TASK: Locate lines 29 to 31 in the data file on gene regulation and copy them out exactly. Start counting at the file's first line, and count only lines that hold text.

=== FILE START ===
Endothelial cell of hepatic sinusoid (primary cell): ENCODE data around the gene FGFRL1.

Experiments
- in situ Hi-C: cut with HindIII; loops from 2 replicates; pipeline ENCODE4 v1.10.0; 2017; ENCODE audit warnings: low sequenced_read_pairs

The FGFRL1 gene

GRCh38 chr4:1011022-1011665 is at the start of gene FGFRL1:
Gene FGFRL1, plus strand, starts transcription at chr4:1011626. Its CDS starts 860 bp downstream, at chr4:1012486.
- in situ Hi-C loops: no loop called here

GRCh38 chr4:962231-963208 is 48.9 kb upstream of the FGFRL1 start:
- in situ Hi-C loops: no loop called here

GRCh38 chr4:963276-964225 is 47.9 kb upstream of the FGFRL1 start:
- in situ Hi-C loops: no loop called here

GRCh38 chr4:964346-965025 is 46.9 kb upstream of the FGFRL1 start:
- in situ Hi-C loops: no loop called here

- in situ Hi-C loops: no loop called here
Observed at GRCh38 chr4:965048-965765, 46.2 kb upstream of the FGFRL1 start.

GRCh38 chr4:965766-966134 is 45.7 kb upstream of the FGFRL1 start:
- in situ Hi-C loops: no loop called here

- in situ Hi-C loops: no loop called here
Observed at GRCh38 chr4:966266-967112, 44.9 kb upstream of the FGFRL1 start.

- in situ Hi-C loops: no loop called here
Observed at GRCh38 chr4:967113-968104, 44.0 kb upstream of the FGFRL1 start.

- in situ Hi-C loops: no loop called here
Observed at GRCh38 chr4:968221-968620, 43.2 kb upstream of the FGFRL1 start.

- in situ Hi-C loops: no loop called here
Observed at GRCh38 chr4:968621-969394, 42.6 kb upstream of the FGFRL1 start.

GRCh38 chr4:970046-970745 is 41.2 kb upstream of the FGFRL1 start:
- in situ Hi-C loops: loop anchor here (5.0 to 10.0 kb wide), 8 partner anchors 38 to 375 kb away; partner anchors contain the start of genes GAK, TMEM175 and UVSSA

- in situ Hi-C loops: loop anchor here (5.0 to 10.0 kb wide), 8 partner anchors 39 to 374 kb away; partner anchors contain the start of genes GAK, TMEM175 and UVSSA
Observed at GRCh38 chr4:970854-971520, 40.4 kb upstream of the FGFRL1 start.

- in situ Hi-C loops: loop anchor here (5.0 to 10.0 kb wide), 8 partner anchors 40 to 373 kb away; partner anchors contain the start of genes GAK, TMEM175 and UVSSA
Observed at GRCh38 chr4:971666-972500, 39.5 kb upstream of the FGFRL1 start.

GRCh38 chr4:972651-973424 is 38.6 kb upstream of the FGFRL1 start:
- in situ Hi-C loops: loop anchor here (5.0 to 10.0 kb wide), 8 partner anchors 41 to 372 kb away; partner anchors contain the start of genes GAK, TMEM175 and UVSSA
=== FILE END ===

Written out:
Observed at GRCh38 chr4:970854-971520, 40.4 kb upstream of the FGFRL1 start.

- in situ Hi-C loops: loop anchor here (5.0 to 10.0 kb wide), 8 partner anchors 40 to 373 kb away; partner anchors contain the start of genes GAK, TMEM175 and UVSSA
Observed at GRCh38 chr4:971666-972500, 39.5 kb upstream of the FGFRL1 start.